Posted: October 14, 2008
Usually equipped with microscopes, goggles, and Petri dishes, biology major Kathryne Schwartz '09 found herself quite at home among ovens, pots, and pans while interning at the test kitchens of Good Housekeeping magazine.
"It was the best summer job I've ever had," said Schwartz, whose love of food and fascination with immunology and allergies (she herself is allergic to peanuts) has led her to pursue an interest in food science. After taking a food science course through the Five College Consortium at UMass Amherst, she wanted to learn more about it hands-on. Schwartz researched opportunities on the Internet and found the Good Housekeeping Research Institute in New York City, then emailed whomever she could to find the right contacts.
Schwartz connected with Susan Westmoreland, food director at Good Housekeeping, and sent in her résumé and a great reference from MHC biology professor Rachel Fink to win the internship. Usually Good Housekeeping looks for more culinary experience when hiring interns for their test kitchens, but Schwartz said her knowledge of molecular biology complemented the traditional expertise of Good Housekeeping's test kitchen team, providing them insight with tidbits of chemistry and biology trivia. (Did you know putting lemon juice in green tea increases the effectiveness of the antioxidants?)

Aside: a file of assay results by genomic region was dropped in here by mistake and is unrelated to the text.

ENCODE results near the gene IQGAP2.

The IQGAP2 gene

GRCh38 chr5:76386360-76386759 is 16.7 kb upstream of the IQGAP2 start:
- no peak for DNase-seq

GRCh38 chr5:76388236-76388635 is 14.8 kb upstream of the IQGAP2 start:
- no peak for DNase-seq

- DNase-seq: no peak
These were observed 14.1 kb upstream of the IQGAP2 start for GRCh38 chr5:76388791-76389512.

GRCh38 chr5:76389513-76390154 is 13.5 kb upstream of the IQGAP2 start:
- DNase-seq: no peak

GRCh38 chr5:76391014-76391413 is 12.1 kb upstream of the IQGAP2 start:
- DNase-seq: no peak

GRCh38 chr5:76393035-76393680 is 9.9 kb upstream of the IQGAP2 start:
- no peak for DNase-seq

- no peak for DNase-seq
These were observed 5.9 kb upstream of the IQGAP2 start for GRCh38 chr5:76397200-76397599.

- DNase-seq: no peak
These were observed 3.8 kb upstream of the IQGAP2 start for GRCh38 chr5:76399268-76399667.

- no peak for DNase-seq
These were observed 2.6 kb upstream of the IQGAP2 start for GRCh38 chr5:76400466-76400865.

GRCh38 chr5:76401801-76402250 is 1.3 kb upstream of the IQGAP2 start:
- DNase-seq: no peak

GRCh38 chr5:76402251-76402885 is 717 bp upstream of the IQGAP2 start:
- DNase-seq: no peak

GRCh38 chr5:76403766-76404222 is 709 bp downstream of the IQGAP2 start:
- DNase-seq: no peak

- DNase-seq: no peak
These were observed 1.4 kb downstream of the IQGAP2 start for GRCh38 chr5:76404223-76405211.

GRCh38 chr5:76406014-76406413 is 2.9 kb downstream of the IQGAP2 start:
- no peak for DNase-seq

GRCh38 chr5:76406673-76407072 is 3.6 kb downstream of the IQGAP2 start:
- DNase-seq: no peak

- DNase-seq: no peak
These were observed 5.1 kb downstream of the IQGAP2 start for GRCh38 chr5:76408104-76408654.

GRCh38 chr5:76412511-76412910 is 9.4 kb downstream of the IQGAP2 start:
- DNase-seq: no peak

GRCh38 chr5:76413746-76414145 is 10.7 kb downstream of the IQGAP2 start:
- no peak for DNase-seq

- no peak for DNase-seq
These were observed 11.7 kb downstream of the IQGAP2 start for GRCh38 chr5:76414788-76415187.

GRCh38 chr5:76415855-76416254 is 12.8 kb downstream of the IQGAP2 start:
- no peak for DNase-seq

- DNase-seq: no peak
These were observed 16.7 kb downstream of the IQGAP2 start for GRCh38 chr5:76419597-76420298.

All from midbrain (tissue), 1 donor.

While interning, Schwartz wrote three articles and contributed to one recipe, all to be featured in upcoming issues of Good Housekeeping. Since the internship was unpaid, Schwartz turned to the CDC, which provided the funding she needed through the Elizabeth and William Lauder Journalism Fund Internship Award.
"Without [the award] I probably wouldn't have been able to have this internship, but I'm glad I did," she said. "I know now not to settle for any job in the future that doesn't make me happy."
The internship also helped Schwartz realize her real calling lies with the goggles and microscopes. She has applied for a Fulbright Scholarship and hopes to travel to Italy for postgraduate studies in molecular nutrition or food science--although her career as a chef isn't over yet. She still sees cooking classes in her future.